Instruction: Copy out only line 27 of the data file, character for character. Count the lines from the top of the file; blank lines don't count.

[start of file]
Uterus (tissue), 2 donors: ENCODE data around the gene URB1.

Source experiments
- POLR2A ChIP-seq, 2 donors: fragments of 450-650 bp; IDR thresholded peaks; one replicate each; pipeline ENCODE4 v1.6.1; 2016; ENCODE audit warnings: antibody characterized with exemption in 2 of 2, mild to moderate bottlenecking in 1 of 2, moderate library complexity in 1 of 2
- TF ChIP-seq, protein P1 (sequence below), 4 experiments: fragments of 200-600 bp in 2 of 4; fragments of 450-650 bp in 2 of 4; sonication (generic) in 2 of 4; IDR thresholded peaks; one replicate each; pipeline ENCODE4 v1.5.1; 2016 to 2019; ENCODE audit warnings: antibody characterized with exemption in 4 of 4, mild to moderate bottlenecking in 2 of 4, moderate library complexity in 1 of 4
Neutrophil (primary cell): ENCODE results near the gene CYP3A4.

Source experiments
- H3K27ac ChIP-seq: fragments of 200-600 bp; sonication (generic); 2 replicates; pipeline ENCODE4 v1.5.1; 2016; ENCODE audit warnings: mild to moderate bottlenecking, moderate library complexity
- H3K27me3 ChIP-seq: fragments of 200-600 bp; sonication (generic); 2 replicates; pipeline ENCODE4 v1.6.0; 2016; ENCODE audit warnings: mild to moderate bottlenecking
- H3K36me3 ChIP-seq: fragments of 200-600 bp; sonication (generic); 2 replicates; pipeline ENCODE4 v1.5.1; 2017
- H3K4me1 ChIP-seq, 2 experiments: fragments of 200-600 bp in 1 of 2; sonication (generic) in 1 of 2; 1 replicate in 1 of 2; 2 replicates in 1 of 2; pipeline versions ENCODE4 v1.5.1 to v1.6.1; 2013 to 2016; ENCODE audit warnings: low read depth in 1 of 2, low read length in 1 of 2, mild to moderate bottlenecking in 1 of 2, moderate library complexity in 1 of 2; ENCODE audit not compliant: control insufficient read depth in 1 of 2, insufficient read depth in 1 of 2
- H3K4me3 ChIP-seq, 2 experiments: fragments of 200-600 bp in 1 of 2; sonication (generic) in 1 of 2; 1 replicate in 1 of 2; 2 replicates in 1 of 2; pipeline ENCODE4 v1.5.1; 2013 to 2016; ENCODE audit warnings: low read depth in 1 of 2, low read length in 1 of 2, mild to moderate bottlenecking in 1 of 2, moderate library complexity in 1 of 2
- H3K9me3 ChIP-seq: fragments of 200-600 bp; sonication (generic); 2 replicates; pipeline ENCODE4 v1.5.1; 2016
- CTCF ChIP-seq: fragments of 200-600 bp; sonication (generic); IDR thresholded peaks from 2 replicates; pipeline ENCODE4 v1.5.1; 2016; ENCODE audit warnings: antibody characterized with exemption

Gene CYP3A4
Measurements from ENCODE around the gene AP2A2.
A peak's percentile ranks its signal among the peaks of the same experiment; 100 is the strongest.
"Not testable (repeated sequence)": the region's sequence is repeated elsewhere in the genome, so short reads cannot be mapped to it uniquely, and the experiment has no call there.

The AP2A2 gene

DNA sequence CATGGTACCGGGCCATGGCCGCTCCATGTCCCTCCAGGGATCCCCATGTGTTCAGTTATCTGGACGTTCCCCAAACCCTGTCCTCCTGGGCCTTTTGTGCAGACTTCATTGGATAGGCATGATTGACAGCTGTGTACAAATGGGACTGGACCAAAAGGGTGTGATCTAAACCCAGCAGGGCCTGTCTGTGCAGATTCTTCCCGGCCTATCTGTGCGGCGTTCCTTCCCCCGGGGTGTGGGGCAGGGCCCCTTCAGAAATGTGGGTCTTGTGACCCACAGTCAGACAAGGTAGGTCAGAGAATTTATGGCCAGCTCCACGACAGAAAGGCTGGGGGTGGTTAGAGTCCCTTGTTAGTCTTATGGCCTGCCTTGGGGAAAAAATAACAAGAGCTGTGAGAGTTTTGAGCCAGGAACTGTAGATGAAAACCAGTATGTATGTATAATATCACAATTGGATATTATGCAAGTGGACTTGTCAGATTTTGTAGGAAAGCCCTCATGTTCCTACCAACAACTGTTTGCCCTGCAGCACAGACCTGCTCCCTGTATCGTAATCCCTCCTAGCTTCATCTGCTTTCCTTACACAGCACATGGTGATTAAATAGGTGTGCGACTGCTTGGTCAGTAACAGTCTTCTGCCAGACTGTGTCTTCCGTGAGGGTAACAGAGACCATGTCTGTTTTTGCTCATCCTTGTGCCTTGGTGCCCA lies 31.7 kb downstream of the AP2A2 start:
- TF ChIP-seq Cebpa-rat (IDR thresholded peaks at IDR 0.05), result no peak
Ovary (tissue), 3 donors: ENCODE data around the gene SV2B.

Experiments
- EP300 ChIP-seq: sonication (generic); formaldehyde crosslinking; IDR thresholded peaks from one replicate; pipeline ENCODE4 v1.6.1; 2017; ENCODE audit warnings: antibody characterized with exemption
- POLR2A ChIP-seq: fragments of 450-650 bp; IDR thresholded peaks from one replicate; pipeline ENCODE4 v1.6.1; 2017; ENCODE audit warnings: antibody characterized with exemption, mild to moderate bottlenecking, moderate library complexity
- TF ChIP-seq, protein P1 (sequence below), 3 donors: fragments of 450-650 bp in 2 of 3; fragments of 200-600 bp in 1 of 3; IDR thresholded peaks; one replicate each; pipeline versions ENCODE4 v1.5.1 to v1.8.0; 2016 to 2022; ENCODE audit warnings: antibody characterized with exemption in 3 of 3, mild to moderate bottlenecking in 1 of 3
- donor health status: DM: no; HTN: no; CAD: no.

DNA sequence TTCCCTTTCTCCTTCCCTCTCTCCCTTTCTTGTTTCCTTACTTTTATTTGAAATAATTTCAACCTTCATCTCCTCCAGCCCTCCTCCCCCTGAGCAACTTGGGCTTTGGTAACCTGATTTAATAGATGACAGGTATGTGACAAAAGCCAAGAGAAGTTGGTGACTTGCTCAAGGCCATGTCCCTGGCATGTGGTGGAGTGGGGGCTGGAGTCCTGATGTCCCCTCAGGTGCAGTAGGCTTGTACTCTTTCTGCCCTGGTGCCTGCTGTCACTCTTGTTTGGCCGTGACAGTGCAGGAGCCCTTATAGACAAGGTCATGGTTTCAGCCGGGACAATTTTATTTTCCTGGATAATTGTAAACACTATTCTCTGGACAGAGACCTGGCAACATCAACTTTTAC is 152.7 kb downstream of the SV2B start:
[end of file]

DNA sequence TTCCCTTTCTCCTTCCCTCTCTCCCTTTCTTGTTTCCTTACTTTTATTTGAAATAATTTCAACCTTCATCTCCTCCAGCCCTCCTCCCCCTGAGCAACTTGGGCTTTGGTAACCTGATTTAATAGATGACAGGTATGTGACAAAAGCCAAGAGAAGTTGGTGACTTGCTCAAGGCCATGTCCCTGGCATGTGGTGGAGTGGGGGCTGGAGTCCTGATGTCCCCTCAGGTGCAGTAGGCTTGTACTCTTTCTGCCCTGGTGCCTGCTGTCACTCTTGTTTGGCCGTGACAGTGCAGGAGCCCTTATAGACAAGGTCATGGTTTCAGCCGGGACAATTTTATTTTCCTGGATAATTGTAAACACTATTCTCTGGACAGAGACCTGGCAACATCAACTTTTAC is 152.7 kb downstream of the SV2B start: